Lesson 6 of 7 - Learn to parent effectively

2 girls

Memos From and About
Your Child/ren

See the World
 Through Their Eyes

Collected by Peter K. Gerlach, MSW

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The Web address of this article is http://sfhelp.org/parent/memo.htm

Updated  04-06-2015

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      This is one of a series  of articles in Lesson 6 - learn to parent effectively. The range and scope of major social problems suggests that most parents are failing at this.

      This collection is in honor of the kids in our lives - including your group of inner children.

Contents

  A Memorandum from Your Child

RE: Me. Please...

  • Set limits for me. I know very well I shouldn't have all that I ask for. I'm only testing you, which is part of my job. I need a parent, not just a pal.

  • Be firm with me. I prefer it. It lets me know where I stand. 

  • Lead me rather than force me. If you force me, I learn that power is what really counts. I'll respond much better to being led.

  • Be consistent. If you're not, it confuses me, and makes me try harder to get away with everything I can.

  • Make promises that you can keep, and keep the promises you make. That grows my trust in you.

  • Know that I'm just being provocative when I say and do things to upset you. If you fall for my provocations, I'll try for more such victories.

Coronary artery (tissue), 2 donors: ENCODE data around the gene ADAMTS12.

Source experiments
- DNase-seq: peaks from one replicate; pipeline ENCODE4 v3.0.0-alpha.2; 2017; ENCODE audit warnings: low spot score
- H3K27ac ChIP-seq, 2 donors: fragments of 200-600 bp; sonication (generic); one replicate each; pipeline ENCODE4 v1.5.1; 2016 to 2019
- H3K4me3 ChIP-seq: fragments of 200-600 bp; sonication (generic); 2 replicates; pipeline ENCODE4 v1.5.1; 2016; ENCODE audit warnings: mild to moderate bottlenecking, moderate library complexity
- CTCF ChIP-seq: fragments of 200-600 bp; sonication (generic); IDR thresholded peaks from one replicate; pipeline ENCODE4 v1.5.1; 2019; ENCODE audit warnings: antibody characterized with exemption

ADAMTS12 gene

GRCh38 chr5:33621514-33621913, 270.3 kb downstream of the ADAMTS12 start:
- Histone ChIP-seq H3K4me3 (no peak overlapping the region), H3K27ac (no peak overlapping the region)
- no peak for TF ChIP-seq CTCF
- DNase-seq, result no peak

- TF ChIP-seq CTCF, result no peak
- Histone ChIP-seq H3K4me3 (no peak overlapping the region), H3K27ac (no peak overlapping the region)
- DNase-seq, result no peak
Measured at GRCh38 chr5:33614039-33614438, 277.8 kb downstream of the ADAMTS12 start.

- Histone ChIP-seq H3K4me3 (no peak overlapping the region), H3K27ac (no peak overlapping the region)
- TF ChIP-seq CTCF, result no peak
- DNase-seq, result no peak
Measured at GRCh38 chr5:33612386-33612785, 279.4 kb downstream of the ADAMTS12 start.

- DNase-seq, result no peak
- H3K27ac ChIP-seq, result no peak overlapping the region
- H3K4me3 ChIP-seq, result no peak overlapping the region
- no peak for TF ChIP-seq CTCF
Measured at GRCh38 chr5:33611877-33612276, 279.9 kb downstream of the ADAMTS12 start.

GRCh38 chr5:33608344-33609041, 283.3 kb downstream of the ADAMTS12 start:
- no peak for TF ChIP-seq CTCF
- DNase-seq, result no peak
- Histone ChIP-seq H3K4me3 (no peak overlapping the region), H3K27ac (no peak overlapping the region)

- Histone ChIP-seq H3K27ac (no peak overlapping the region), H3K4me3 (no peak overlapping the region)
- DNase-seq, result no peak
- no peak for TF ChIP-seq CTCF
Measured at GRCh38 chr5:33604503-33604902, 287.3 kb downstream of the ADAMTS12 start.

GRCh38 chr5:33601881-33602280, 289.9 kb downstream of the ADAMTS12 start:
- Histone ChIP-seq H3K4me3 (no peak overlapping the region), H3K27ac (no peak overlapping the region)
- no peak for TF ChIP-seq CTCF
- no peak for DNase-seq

• Stay calm when I say "I hate you." I don't really mean it. I just want you to feel sorry for what you've done to me.

  • Help me feel big rather than small. When I feel little, I need to act like a "big shot" or a whiney cripple.

  • Let me do the things I can do for myself. Your doing them for me makes me feel like a baby - and I may keep putting you in my service.

  • Correct me in private. I can hear you better if you talk quietly with me alone, rather than with other people present.

  • Talk about my behavior when our conflict has gone down. In the heat of battle somehow my listening gets bad, and my cooperation is even worse. It's OK for you to take the actions needed, but let's not talk about it until we all calm down.